Mobile App for a Social Network
A popular community with over 11.8 million members.
Our task was to create a crypto social network where authors could publish and monetize their content: the more popular the post, the higher the reward.
- Authors get rewarded for their content with cryptocurrency which they may either send to an exchange or convert into another cryptocurrency or dollars.
- The regular users are rewarded with cryptocurrency as well depending on their engagement, but are unable to withdraw or convert it. For them, it’s more of an internal currency, which they may deposit and spend in the app.
- Advertisers can top up their balance by cashless payments, purchase cryptocurrency, and spend it on ads.
The feed reflects user preferences defined by views, likes and dislikes, comments, user and author locations, etc.
This social network supports weighted voting. In other words, the more power your vote has, the more weight your like holds, and the more it affects the success of this or that post, giving the post, in turn, more weight.
This app was developed in 2018.
In-app video player
We were to create a video player inside the app and make it autoplay videos in the feed. Since only a handful of apps had their own video players at the time and finding a third-party solution was problematic, our task was far from trivial.
In particular, it was pretty hard to ensure high performance in a feed packed with video clips. We had gone through a number of formats and approaches and, in the end, came up with our own solution.
Now, you can not only view the video clips right in the feed but also record yourself via the app interface and add GIFs. The size of a video does not affect its quality.
Drag-and-drop: posting and viewing made easy
Apps use drag-and-drop so that:
- Content creators can drag and rearrange text, video and audio blocks as they are publishing their material, e.g., an article;
- Users can go from one post to another by swiping them left or right, nice and easy.
Furthermore, this feature helps put extra emphasis on ad publications. Scrolling the feed up or down makes it so much easier to skip an ad compared to viewing posts separately on full screen and going through them with a swipe.
Implementing drag-and-drop may seem like a piece of cake now, but in 2018, when we first started working on the project, it was not an easy thing to do. The biggest challenge, though, was not the feature itself but adding ads at specific intervals.
Thanks to swiping, users could go from one post to another in a flash, so the hardest thing to do was make sure that ads appeared in between them on time.
During the six months on the project, Surf had:
- Implemented the design based on the finalized concept and run a range of tests thus finding ways to upgrade the existing solution;
- Developed native apps for iOS and Android;
- Helped get the project ready for further in-house development — we held brief interviews, onboarded the newcomers, and handed in the documentation on testing and automation tests.
Below you’ll find a brief overview of the most significant stages in this project’s development.
Improved design for several elements in the app + game mechanics
Initially, the client came to us with a full design concept for the app, but specific elements of it could use a bit of twitching. For example, in order to boost traffic, our client added game mechanics: users were awarded stars as part of a rating system.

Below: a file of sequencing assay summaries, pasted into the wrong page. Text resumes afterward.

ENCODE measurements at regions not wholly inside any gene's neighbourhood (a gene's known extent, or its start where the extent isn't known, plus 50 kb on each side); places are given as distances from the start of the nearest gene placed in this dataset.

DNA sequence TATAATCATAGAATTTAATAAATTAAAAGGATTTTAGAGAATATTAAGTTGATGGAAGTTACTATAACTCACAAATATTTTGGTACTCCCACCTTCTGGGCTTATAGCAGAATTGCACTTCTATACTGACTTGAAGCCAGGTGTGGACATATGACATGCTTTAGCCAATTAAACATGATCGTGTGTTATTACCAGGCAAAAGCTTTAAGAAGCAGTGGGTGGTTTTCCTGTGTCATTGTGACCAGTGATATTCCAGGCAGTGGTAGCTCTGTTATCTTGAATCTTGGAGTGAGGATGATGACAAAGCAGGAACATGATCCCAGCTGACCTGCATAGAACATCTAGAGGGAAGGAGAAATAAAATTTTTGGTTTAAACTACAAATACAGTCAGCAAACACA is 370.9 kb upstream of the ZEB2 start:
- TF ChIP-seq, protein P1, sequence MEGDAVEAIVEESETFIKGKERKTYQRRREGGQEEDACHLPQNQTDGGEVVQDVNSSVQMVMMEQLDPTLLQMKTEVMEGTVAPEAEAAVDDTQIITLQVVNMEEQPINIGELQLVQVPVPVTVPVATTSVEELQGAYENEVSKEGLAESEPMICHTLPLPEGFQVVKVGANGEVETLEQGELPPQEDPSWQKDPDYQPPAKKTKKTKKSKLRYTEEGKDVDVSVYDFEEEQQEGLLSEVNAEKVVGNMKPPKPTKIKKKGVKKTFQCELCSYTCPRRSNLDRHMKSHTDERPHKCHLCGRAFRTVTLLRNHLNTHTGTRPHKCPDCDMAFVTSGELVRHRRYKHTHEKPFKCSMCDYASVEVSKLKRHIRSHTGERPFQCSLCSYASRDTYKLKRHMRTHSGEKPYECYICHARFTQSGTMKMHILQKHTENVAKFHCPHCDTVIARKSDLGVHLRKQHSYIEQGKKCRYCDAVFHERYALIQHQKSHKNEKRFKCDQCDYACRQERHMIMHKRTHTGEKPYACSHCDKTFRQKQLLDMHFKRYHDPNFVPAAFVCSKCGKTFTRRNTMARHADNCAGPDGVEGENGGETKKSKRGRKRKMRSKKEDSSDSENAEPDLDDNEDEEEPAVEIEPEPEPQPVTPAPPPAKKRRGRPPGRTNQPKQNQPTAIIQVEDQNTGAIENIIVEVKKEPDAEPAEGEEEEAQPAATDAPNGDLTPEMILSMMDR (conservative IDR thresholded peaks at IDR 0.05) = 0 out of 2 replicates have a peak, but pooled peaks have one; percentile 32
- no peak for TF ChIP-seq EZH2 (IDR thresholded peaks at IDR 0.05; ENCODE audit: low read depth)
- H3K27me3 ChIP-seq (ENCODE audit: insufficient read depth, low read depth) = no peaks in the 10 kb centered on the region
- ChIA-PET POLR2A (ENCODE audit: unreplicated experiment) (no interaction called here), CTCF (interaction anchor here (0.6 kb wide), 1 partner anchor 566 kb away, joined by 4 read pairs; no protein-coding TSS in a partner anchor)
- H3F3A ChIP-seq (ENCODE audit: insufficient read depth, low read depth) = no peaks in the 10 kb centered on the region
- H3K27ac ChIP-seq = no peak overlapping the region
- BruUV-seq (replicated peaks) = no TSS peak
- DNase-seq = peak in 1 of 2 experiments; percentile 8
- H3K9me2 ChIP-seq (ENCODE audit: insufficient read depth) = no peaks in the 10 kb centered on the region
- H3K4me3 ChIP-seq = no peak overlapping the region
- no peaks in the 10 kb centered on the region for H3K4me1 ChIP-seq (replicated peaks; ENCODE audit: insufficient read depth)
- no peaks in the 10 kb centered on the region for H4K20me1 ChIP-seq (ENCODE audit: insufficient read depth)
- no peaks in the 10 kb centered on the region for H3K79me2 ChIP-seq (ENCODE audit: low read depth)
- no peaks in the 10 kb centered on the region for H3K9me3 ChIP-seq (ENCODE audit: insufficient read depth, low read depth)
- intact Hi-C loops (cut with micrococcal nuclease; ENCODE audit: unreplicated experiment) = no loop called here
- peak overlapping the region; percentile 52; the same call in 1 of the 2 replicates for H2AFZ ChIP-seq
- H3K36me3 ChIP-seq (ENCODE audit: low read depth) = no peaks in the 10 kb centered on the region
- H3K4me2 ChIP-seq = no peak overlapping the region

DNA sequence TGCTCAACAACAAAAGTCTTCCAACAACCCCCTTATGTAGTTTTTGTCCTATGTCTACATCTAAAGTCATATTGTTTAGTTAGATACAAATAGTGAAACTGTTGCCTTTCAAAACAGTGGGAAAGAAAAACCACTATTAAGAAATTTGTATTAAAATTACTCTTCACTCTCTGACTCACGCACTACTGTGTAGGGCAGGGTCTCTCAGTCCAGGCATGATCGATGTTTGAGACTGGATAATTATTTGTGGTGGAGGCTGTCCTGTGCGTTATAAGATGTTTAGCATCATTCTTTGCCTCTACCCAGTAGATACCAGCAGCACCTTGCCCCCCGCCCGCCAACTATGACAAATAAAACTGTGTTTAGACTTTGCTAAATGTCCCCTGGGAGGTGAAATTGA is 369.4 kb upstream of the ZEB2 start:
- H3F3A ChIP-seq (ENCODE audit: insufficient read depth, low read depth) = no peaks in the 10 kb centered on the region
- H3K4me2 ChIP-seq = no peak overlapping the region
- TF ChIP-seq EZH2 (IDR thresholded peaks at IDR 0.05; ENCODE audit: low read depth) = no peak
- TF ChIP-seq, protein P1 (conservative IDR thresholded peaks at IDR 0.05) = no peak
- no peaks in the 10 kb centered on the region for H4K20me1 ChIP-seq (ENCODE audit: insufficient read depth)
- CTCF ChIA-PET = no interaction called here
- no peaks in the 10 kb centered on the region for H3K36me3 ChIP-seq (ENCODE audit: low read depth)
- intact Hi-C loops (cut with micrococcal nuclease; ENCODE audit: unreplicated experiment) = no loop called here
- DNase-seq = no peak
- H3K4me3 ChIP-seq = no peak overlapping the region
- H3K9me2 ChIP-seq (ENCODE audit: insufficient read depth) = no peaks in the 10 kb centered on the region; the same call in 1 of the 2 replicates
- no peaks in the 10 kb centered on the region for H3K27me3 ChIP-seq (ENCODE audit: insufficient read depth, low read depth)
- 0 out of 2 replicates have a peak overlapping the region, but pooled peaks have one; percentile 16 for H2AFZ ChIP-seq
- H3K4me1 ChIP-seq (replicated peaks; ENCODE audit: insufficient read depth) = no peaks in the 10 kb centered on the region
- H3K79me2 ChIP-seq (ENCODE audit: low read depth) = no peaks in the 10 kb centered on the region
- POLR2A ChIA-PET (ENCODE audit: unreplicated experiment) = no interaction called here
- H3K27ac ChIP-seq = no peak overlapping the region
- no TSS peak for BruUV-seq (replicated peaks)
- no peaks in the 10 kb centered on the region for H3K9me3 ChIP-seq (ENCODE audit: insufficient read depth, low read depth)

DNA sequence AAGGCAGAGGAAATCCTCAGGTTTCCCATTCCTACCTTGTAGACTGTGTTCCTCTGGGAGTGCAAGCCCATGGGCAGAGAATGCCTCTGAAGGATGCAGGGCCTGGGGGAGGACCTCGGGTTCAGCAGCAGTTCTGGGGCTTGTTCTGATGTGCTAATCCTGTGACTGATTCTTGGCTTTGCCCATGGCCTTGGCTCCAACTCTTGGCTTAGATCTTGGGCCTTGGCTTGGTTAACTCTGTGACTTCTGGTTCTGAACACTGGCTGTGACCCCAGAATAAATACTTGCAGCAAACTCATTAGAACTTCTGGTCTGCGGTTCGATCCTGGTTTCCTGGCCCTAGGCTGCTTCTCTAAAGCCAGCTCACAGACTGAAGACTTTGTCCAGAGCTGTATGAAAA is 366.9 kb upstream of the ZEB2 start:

Anyone could earn a star for their engagement on the social network. The more appealing a star was, the more demand it created, and the easier it was to boost traffic.
To help the client get the most out of these mechanics, we suggested 12+ different designs for the star, tested out the best ones, and let the users decide, which design they like the most.
At the end of each day, week, and month, those with the most likes make it to the leaderboard. With a leaderboard available, users are more willing to follow some of the leaders. That way, content creators who have made it to the leaderboard get an extra chance to gain more followers.
What’s in it for the client? A chance to become a leader makes content creators compete, which means creating as much content as they can.
The most active users are granted moderator rights by the client, which means they can ban and delete posts if deemed inappropriate.
Push notifications enabled
Say a user leaves a comment under a post. They are then shown a dialog that suggests enabling push notifications. That way, they can see when someone replies to their comment. We also remind creators about push notifications after they publish their first post, so that they don’t miss a single like their post gets.
Push notifications are implemented via Google Cloud Messaging; we send these from the backend.
Over 20 A/B tests run during development
We have tested various types of boxes for push notifications and tried showing them in several spots around the screen.
We have tested quite a few types of feeds and narrowed it down to two options: a single post taking up the entire screen and a grid (with multiple posts visible to a user simultaneously). The users voted 50/50, so we kept both options.
A slew of A/B tests were run to make the registration process clear and easy. Because the app had no specific button, users had to tap the network icon to get registered or log in.
To find out the most intuitive way to do that and see if users understand how the process works, we tested various social networks and tried rearranging UI elements on the log-in screen.
According to experts at Surf, MDK has the highest test coverage of all our projects (90–95%). In addition to the things mentioned earlier, we have tested a number of design elements, feed and profile settings, registration via other social networks, and more.